|04-24-2007, 06:08 PM||#1|
Join Date: Jul 2006
John Murphy - The New Face of the Draft
John Murphy: The New Face of the Draft
by Sigmund Bloom
As you settle in to watch the draft this weekend, you may reflect on the people who have made the draft into a season unto itself punctuated by a grand finale in Radio City Music Hall. Agents, media pundits, scouts, coaches, and players all play integral roles.
For many fans, names like Kiper or Mayock have also become synonymous with the draft, but for those involved behind the scenes, one man seems omnipresent - John Murphy.
As much as he's a man behind the curtain, Murphy isn't entirely hidden from public view. He gets public exposure online as Yahoo's NFL personnel and college prospect evaluator. His draft guide, NFL Draft Bible, has been running for six years, as well. For those of us on the NFL Draft beat, gathering and disseminating information about prospects keeps one plenty busy for the months of January-April, but Murphy's reports are the by-product of an even more intense involvement in the process.
When it comes to Murphy and the draft season, some numbers get very large. The number of events at which Murphy's present. The number of players whom Murphy has scouted extensively. The number of people who greet Murphy with a familiar smile. The number of people who benefit from Murphy's knowledge and work. Truthfully, there's no way to be involved with the draft without knowing John Murphy.
Agents know him, and have come to count on him. Brian Mackler of Sportstars offered this perspective on Murphy's eye for talent. "I've known John for 10 years. He always seems to be on point in the very early stages on a player's potential. I know he spends a lot of time looking at film. When you read or talk to John, he seems to be six months ahead of the conventional wisdom."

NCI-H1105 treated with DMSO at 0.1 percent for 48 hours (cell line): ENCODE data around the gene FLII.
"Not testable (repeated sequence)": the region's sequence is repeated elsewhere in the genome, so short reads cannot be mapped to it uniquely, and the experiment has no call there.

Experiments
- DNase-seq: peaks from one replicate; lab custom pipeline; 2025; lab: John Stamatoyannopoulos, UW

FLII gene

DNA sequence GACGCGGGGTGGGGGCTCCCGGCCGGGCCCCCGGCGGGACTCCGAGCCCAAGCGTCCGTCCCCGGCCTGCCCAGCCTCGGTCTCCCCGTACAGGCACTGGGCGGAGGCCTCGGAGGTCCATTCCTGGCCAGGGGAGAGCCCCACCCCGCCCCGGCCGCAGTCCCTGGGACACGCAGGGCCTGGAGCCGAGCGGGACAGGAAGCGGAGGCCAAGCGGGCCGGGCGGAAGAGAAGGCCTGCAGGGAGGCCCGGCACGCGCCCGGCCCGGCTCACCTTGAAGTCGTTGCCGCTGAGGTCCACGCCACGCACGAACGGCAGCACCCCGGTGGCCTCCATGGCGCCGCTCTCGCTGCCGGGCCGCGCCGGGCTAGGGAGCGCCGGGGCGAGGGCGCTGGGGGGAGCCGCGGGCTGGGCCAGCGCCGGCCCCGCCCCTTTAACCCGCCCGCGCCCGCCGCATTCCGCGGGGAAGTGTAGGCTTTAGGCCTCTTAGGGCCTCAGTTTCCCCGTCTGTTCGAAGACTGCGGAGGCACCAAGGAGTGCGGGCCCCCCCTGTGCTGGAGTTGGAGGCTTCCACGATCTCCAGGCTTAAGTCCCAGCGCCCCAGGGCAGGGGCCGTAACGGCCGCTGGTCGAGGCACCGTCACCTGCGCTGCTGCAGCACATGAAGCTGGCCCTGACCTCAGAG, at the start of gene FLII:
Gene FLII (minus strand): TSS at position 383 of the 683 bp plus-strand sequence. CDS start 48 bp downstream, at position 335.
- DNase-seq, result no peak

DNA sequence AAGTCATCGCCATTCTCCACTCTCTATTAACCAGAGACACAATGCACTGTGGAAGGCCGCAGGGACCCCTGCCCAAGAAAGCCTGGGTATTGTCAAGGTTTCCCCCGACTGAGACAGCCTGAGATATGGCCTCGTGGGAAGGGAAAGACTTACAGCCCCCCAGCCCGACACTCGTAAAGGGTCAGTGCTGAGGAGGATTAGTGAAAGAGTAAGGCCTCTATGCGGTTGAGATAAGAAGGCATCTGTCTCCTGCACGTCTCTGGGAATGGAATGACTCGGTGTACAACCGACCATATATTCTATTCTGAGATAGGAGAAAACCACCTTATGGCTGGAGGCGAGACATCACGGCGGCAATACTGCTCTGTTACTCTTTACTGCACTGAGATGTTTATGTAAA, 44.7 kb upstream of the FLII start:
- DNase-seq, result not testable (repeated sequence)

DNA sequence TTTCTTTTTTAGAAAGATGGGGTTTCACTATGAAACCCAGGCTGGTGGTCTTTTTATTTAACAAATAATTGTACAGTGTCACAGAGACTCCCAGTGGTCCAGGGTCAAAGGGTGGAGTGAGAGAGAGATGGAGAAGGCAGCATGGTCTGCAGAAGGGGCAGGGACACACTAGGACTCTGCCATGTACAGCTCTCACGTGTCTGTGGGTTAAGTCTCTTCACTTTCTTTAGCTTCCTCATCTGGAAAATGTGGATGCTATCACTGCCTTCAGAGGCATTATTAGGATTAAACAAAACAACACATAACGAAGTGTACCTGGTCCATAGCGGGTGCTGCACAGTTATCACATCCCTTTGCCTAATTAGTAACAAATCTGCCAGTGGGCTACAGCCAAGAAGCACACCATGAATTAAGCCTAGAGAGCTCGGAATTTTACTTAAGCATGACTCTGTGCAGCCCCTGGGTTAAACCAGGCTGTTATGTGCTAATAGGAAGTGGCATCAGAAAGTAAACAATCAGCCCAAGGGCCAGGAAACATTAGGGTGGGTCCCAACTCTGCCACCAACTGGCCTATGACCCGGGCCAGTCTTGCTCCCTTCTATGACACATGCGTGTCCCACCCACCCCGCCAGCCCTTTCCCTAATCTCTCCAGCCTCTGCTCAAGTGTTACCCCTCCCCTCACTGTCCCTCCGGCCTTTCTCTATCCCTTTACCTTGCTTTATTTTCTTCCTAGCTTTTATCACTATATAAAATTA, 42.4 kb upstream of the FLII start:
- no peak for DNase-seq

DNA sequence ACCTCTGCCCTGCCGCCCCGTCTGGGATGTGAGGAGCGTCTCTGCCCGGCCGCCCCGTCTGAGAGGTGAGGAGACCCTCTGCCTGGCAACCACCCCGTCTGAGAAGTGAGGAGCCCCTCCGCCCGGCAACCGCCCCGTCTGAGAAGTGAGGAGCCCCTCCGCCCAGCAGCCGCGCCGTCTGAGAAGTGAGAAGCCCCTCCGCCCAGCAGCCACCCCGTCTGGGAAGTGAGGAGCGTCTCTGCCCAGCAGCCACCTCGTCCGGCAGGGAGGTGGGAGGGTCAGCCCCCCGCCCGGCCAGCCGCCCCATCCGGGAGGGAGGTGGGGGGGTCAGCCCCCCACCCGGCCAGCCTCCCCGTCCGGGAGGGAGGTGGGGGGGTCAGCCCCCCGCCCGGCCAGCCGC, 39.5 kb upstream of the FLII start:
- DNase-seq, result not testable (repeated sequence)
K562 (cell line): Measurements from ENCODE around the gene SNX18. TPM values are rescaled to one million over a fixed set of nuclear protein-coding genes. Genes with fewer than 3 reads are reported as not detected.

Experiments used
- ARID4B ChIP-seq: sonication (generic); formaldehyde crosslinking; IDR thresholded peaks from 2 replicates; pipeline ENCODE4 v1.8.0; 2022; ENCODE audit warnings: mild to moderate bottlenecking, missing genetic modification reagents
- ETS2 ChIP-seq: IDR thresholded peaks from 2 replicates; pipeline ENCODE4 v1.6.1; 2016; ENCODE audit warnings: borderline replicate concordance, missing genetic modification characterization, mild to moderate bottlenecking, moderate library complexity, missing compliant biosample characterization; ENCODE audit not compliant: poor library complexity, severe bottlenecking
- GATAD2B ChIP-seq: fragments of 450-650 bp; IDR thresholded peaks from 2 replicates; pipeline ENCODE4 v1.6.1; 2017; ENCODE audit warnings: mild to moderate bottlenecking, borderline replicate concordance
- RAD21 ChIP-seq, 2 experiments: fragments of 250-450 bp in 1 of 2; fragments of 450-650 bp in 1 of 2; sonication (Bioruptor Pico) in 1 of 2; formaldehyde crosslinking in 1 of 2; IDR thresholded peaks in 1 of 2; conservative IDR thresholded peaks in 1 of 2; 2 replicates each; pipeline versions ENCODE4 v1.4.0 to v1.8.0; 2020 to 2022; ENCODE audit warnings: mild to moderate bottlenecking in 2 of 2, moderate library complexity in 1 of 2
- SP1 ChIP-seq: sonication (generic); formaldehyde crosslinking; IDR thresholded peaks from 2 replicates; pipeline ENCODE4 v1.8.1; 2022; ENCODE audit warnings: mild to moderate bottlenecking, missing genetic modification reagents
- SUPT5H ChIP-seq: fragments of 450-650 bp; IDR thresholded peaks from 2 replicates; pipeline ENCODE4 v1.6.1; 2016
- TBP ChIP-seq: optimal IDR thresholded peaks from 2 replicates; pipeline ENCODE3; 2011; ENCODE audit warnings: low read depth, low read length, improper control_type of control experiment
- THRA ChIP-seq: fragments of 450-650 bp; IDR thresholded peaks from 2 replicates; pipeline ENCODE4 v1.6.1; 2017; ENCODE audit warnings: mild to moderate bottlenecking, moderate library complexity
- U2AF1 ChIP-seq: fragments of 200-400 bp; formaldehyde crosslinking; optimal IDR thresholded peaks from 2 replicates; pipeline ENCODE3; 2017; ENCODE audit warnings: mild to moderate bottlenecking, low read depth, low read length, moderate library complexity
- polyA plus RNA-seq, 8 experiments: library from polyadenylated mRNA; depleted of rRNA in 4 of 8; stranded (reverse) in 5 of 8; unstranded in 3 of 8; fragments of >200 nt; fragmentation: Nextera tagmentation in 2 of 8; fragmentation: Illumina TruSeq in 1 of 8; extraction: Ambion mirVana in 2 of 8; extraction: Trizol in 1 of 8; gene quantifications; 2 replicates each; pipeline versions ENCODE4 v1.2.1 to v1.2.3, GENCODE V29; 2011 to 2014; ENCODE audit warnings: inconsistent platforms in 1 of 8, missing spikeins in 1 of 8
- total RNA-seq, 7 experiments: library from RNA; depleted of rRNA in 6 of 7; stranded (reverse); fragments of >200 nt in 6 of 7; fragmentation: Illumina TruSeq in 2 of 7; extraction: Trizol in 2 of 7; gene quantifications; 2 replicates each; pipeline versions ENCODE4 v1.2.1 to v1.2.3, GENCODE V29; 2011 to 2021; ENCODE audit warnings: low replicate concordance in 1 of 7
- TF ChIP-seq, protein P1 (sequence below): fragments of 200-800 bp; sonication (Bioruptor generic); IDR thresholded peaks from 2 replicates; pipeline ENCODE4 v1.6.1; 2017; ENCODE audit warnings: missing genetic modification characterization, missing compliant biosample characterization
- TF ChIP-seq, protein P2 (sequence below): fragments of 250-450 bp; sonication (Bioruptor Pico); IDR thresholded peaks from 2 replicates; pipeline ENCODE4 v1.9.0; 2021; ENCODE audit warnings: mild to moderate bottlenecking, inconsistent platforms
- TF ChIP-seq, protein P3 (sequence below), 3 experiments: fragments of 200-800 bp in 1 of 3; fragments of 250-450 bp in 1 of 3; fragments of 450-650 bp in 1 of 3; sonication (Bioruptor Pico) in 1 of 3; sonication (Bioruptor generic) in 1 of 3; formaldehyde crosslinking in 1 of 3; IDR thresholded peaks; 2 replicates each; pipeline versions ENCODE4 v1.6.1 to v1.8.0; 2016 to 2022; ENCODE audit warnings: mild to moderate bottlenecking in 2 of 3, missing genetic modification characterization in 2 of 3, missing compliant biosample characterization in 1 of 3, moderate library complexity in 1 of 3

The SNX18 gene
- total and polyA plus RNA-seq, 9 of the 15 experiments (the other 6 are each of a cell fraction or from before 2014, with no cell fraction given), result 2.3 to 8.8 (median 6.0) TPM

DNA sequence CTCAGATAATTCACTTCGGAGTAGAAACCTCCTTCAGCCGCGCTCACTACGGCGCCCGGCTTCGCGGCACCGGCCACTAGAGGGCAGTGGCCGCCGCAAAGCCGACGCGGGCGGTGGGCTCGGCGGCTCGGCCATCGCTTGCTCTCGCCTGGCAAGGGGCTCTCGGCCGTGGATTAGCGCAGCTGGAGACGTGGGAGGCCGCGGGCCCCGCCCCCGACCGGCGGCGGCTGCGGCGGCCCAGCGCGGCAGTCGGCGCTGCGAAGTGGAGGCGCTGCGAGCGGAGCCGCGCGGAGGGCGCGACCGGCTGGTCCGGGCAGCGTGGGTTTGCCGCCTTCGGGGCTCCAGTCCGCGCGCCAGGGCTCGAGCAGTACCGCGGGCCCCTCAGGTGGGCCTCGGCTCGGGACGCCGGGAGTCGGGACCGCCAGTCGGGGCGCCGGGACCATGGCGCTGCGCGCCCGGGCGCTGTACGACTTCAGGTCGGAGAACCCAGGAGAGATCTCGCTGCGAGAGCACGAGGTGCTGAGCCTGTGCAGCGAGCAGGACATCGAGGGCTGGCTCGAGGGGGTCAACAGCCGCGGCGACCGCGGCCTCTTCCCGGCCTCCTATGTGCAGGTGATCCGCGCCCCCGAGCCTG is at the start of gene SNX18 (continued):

Scouts know him. Just ask C.O. Brocato, the Titans scouting legend on the 2007 list of preliminary nominees for the NFL Hall of Fame. Brocato uses the phrases "good man" and "hard working" to describe Murphy. Brocato also points out that the symbiotic relationship between Murphy and NFL scouts also helps the players involved. "He helps out the scouts," says Brocato. "He gives information to all of the scouts, and helps the players by making sure the scouts have everything they need."
All-Star games know John Murphy, too. Dan Reeves called the East-West Shrine Game "a combine wrapped in a football game", and Murphy helps make sense of the chaos of that action-packed week. "The one thing that's fascinating in this day and age of information is what do you with all that information from 97 sources," said Jack Hart, the Executive Director of the Shrine Game. "John does a good job of pulling together all the loose ends." The character of NFL prospects has become a prominent issue recently, but the Shrine Game has treated it as of utmost importance for some time. Keeping with the theme of the greater good established by the relationship with the Shriners and the millions of dollars the game has raised for their cause, the Shrine Game brings in several players from the military academies and puts a large emphasis on character when deciding who to invite. Murphy plays a large part in that process. Hart explains, "John has a good touch, a good read of the pulse of that (character) aspect of evaluations. He's close to the action. I trust his judgment and his recommendations."